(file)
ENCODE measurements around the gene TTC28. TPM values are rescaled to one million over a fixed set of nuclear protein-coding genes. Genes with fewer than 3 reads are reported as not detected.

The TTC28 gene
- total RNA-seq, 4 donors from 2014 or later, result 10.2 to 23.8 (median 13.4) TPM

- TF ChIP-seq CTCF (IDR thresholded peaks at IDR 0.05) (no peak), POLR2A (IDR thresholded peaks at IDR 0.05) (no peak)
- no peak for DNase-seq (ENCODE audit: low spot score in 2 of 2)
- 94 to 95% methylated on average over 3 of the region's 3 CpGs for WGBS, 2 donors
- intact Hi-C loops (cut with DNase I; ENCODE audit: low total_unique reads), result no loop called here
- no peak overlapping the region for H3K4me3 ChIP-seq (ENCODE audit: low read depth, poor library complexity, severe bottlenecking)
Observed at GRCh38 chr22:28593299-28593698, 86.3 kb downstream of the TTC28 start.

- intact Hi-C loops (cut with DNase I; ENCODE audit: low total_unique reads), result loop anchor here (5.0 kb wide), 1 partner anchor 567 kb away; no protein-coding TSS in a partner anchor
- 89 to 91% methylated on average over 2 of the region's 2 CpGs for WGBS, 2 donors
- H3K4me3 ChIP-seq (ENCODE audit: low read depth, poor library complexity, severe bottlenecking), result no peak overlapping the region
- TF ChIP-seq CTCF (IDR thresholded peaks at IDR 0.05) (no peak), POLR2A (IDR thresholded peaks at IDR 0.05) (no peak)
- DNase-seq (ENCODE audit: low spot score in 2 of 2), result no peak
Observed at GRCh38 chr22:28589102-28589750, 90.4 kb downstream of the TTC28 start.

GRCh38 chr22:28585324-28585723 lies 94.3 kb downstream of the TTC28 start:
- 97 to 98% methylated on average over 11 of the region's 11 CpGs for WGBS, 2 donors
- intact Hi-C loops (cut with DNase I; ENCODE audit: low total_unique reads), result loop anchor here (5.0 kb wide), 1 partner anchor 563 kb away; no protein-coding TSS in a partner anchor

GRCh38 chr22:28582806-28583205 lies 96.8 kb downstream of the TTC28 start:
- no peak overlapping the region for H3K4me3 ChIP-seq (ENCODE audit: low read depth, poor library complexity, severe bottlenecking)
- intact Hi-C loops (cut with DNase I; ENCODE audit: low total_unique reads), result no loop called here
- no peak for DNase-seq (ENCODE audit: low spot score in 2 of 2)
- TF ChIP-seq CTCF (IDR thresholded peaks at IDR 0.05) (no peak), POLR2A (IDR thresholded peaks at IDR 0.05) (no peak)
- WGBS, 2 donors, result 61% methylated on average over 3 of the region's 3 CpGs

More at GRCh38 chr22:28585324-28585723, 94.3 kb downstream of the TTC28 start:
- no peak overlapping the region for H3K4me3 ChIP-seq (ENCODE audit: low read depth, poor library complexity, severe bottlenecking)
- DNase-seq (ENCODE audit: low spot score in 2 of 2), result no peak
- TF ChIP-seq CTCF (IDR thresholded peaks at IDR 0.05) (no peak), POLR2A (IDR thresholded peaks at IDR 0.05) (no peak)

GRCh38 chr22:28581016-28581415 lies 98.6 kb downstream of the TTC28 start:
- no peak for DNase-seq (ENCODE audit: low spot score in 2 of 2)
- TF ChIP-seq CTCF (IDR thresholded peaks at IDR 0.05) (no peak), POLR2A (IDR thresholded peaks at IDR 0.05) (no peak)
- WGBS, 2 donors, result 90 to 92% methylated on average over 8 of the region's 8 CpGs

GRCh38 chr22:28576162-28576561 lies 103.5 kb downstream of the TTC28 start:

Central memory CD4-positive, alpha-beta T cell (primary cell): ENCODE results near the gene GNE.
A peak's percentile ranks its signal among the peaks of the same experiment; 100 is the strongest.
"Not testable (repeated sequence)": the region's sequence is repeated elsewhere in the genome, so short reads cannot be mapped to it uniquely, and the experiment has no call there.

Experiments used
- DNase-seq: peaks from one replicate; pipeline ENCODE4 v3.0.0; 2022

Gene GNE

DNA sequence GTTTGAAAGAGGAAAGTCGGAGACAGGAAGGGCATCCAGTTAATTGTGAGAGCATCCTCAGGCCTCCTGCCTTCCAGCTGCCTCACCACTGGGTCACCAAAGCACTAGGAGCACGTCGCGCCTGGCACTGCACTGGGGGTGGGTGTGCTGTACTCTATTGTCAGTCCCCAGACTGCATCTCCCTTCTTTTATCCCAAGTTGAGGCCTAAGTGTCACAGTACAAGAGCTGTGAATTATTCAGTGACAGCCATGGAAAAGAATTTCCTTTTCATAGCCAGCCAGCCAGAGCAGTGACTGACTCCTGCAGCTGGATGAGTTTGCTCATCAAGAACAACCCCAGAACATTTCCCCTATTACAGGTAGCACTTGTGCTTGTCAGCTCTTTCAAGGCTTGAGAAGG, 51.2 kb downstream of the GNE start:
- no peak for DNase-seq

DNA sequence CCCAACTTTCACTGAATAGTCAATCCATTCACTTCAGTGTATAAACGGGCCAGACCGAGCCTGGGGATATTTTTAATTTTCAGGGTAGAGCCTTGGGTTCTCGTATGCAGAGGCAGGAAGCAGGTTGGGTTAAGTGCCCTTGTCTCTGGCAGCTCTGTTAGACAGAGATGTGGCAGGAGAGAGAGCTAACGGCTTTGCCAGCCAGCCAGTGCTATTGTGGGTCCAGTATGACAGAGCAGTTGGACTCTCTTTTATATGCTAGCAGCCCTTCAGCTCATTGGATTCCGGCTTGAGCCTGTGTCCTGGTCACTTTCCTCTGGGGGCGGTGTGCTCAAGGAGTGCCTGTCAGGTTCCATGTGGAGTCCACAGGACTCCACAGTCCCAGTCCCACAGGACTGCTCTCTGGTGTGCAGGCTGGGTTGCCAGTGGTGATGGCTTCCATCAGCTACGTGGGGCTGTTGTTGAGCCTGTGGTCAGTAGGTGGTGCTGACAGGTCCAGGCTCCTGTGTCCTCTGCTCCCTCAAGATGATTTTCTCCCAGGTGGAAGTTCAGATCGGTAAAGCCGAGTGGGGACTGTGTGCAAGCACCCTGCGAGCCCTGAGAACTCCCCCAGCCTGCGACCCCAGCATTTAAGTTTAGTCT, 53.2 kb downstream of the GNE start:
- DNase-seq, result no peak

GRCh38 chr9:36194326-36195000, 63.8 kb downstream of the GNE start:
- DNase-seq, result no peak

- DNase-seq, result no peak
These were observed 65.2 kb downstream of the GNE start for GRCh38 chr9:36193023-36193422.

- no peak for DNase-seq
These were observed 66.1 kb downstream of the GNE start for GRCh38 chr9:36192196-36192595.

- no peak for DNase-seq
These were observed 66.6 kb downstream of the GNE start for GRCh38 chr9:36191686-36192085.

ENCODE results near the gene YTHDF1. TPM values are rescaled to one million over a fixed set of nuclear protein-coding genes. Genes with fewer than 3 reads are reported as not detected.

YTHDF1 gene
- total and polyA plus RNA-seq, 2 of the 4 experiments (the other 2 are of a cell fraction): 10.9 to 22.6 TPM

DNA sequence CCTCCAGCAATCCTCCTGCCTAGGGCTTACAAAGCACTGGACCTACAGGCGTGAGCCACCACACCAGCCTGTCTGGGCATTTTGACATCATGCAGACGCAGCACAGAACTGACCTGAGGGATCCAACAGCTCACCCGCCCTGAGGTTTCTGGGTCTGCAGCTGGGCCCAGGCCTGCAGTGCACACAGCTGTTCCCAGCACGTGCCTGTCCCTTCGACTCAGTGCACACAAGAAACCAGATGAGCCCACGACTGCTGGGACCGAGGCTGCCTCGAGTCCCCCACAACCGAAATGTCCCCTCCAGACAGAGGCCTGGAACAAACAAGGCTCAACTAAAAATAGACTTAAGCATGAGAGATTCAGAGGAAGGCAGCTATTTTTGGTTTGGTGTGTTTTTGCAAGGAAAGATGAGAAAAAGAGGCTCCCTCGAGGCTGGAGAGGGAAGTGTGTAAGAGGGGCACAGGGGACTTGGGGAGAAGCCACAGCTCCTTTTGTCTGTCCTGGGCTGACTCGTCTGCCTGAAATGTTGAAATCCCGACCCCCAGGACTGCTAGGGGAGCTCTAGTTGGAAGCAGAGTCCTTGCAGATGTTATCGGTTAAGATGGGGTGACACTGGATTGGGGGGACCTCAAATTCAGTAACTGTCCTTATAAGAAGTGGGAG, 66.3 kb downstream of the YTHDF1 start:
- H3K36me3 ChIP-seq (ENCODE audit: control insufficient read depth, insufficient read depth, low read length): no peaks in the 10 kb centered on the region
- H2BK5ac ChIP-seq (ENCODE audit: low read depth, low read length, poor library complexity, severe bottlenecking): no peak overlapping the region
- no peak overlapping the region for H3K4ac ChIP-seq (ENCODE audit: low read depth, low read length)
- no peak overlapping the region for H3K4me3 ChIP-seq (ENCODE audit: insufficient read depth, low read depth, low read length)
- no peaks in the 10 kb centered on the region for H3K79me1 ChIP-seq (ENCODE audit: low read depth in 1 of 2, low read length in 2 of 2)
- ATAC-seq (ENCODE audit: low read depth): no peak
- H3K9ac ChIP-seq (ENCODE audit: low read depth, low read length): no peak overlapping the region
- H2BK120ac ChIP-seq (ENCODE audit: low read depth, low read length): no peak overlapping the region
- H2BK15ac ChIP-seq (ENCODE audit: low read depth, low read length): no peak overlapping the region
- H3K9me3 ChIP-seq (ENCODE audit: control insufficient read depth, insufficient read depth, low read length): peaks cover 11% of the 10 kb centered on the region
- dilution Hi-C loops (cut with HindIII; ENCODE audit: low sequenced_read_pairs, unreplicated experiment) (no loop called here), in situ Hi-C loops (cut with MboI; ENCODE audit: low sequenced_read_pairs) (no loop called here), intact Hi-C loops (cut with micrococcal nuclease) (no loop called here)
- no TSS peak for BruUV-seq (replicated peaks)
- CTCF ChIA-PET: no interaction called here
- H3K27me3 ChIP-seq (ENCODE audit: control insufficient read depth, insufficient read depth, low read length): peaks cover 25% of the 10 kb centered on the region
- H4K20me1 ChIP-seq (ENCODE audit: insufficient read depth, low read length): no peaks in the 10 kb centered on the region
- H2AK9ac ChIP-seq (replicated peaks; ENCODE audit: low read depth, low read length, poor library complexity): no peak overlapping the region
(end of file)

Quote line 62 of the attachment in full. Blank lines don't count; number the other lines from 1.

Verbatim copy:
- H3K9ac ChIP-seq (ENCODE audit: low read depth, low read length): no peak overlapping the region